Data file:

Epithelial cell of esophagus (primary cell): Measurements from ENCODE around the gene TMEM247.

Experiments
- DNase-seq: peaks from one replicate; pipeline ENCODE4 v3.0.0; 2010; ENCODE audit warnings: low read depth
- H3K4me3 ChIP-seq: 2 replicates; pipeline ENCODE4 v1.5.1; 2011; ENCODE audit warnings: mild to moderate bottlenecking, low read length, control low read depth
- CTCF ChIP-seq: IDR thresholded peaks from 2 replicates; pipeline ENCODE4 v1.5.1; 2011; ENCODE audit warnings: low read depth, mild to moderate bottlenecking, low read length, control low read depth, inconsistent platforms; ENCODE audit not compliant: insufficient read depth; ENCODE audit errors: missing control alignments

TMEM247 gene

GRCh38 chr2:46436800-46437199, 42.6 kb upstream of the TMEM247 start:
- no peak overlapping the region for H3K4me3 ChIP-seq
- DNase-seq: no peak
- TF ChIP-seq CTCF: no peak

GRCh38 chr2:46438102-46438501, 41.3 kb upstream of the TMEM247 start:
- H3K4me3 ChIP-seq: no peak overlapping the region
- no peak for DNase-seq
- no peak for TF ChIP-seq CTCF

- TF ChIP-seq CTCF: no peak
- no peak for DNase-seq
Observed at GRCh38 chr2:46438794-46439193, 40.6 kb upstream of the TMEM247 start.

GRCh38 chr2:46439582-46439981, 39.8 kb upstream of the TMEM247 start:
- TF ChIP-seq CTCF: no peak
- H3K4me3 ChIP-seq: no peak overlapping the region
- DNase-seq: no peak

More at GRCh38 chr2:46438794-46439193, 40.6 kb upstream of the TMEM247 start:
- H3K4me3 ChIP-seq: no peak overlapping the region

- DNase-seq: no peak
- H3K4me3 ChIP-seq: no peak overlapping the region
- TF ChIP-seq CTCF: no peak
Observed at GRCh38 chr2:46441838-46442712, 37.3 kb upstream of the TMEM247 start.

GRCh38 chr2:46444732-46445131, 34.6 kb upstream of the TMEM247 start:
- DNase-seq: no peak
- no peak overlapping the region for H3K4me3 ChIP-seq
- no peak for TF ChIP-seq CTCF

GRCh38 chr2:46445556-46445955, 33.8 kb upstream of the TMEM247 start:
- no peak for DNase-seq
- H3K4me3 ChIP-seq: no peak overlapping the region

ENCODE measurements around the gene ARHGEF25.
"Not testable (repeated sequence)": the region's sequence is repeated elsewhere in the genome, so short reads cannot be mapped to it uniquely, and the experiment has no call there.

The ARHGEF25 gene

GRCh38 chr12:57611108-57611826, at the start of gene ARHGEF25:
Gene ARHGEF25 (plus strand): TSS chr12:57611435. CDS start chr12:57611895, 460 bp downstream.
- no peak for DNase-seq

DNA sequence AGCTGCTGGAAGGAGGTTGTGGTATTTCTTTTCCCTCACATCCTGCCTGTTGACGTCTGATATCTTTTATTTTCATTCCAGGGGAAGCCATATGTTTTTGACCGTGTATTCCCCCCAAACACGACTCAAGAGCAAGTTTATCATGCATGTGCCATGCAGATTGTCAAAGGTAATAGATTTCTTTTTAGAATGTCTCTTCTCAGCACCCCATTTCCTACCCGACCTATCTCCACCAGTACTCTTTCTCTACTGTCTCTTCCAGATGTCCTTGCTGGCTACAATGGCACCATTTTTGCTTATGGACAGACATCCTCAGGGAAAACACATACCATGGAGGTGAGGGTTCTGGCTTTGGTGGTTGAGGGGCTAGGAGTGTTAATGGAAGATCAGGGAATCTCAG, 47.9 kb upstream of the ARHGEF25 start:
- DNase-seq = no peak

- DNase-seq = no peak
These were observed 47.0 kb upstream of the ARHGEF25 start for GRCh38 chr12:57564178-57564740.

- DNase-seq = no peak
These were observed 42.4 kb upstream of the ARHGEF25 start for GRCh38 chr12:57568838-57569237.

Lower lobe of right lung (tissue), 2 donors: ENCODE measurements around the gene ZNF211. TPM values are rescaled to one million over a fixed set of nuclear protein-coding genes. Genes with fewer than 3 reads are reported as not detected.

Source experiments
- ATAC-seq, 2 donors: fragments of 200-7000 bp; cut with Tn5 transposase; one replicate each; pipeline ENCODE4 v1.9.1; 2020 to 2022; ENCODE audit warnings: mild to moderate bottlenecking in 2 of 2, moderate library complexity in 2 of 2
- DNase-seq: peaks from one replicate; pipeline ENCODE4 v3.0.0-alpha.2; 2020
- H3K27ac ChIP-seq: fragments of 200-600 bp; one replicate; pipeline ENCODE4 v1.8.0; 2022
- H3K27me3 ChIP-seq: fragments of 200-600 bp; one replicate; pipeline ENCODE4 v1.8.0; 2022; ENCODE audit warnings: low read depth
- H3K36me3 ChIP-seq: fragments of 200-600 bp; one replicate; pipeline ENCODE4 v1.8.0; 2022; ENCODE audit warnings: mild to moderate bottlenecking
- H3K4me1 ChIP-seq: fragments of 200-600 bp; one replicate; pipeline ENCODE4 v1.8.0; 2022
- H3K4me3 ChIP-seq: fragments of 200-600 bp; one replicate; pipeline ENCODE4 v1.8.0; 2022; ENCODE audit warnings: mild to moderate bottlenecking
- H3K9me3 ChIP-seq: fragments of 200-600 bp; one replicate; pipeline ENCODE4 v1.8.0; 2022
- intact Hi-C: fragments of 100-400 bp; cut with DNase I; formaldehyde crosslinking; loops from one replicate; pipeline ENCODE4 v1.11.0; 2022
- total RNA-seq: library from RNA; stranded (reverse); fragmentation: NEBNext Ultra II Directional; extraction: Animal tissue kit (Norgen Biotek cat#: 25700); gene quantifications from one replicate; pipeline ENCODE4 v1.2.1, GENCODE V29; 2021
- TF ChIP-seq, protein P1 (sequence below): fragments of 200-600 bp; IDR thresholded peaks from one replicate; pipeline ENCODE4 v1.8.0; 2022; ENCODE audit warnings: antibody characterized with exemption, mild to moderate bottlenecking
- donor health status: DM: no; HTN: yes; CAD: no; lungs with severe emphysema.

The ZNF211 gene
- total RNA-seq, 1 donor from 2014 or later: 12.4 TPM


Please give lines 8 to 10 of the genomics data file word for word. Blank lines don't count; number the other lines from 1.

- no peak overlapping the region for H3K4me3 ChIP-seq
- DNase-seq: no peak
- TF ChIP-seq CTCF: no peak